Some particulars respecting the Forum of Trajan are presented to our notice by Mr. Hobhouse, which we will lay before our readers as entitled to engage their attention.

"It may have been seen from former remarks, that at an early period, which cannot exactly be fixed, the Forum of Trajan, the noblest structure of all Rome, had partaken of the general desolation. From the moment we find a church there, we may be sure the destruction had begun. This was as early as the beginning of the twelfth century, and as that church was probably built not on the ancient flooring, the soil had already buried the ground plan of the Forum. The three churches, and the three towers raised by Boniface VIII., as well as the two hundred houses which were levelled with the ground by Paul III. in 1536, were on the modern level, and as their date must have gone back to the foundation of the churches, we may fairly pronounce that long previously to the twelfth century the base of the Quirinal had begun to assume its ancient form ere it had been cleared away by the subjects of Trajan.

"Paul III. opened the base of the column, and in the time of Flaminius Vacca, an arch was dug from under ground, perhaps in the pontificate of the same pope, and the flooring of the Forum was discovered, but immediately shut up again. The late excavation enables us at last to tread the floor of ancient Rome. The replacing the fragments of the columns on their bases, and the judicious arrangement of the other marbles, has created an effect little inferior to the wonders of Pompej. The stranger must be much struck with the massive Greek dimensions of the fragments, when compared with the space in which so many buildings were raised. Here we have a forum with its porticoes, and statues, and tribunals; a basilica, with a double internal portico on every side; a quadrangular court, or atrium, also

adorned with enormous columns; two libraries; a triumphal arch ; the great column and the portion of a temple, crowded into a space not so considerable as one of our smallest London squares. Whatever the earth covered of these magnificent structures is now exposed to view, and the remnants are sufficient to shew what must be the subterranean riches of Rome. We may find it difficult to account for there being so much or so little left. Buildings composed of columns were certain to be soon despoiled for the service of modern edifices: but the flooring and some of the many fragments are so perfect as to make the sudden burial of some parts of the city more probable than the gradual decay. The bronzed statues had, however, been previously removed, if such an accident did overwhelm the Forum, for none were found. The head of the colossal statue of Trajan was extant in the sixteenth century." (P. 221-224)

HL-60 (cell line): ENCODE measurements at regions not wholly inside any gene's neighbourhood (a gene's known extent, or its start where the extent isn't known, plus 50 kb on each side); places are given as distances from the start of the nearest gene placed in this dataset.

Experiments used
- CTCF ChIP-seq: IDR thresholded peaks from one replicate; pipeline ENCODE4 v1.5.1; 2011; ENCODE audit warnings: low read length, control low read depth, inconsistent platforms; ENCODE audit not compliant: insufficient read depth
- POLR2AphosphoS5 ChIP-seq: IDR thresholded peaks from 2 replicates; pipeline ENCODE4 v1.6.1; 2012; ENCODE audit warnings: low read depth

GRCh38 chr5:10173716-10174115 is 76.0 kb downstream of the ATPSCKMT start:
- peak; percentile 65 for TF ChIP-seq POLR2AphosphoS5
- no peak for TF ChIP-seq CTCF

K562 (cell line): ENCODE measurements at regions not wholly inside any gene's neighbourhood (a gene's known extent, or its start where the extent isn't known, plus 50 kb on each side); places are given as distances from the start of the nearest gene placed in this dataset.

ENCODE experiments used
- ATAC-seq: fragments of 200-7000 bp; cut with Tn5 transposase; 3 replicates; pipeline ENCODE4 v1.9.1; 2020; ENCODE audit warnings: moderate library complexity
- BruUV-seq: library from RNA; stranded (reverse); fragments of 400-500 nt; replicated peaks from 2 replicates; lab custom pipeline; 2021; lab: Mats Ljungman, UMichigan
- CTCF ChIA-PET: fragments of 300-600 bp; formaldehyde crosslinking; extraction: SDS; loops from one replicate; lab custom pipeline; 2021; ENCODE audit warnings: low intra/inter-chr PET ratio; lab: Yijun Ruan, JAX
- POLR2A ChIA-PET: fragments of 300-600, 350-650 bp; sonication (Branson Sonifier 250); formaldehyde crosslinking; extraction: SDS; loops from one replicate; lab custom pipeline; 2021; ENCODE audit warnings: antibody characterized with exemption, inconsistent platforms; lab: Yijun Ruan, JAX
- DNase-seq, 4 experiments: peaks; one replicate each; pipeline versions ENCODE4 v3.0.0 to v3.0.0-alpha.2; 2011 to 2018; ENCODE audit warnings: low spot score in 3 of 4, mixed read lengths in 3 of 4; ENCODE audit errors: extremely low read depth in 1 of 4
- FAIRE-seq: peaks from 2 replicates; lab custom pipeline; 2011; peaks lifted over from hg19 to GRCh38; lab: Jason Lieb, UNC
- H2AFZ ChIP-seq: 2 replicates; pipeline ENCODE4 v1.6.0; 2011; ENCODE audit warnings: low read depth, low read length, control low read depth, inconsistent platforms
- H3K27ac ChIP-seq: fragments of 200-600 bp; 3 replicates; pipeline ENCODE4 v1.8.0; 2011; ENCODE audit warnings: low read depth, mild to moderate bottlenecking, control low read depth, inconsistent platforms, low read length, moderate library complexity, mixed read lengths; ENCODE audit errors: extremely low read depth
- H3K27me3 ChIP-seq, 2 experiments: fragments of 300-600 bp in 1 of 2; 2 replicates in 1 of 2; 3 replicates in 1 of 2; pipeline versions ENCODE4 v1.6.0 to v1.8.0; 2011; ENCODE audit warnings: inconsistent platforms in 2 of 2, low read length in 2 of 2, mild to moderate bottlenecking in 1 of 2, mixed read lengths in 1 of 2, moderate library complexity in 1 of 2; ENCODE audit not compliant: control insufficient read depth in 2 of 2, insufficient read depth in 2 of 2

We cannot omit the account of the flagellation as a curious specimen of the permanence and vital hold of folly and superstition, where real and operative religion has no place in the heart.

"The reader may not object to a short account of this extraordinary exercise, such as it is now admininistered in the oratory of the Padre Caravita and in another church at Rome.

"The ceremony takes place at the time of vespers. It is preceded by a short exhortation, during which a bell rings, and whips, that is, strings of knotted whip-cord, are distributed quietly amongst such of the audience as are on their knees in the middle of the nave. Those resting on the benches come to edify by example only. On a second bell, the candles are extinguished, and the former sermon having ceased, a loud voice issues from the altar, which pours forth an exhortation to think of unconfessed, or unrepented, or unforgiven crimes. This continues a sufficient time to allow the kneelers to strip off their upper garments: the tone of the preacher is raised more loudly at every word, and he vehemently exhorts his hearers to recollect that Christ and the martyrs suffered much more than whipping -"Shew, then, your penitence-shew your sense of Christ's sacrifice shew it with the whip." The flagellation begins. The darkness, the tumultuous sounds of blows in every direction-" Blessed Virgin Mary, pray for us!" bursting out at intervals-the persuasion that you are surrounded by atrocious culprits and maniacs, who know of an absolution for every crime-the whole situation has the effect of witchery, and so far from exciting a smile fixes you to the spot in a trance of restless horror, prolonged beyond expectation or bearing.

"The scourging continues ten or fifteen minutes, and when it sounds as if dying away, a bell rings, which seems to invigorate the penitents, for the lashes beat about more thickly than before. Another bell rings, and the blows subside. At a third signal the candles are relighted, and the minister who has distributed the disciplines, collects them again with the same discretion; for the performers, to do them justice, appear to be too much ashamed of their transgressions to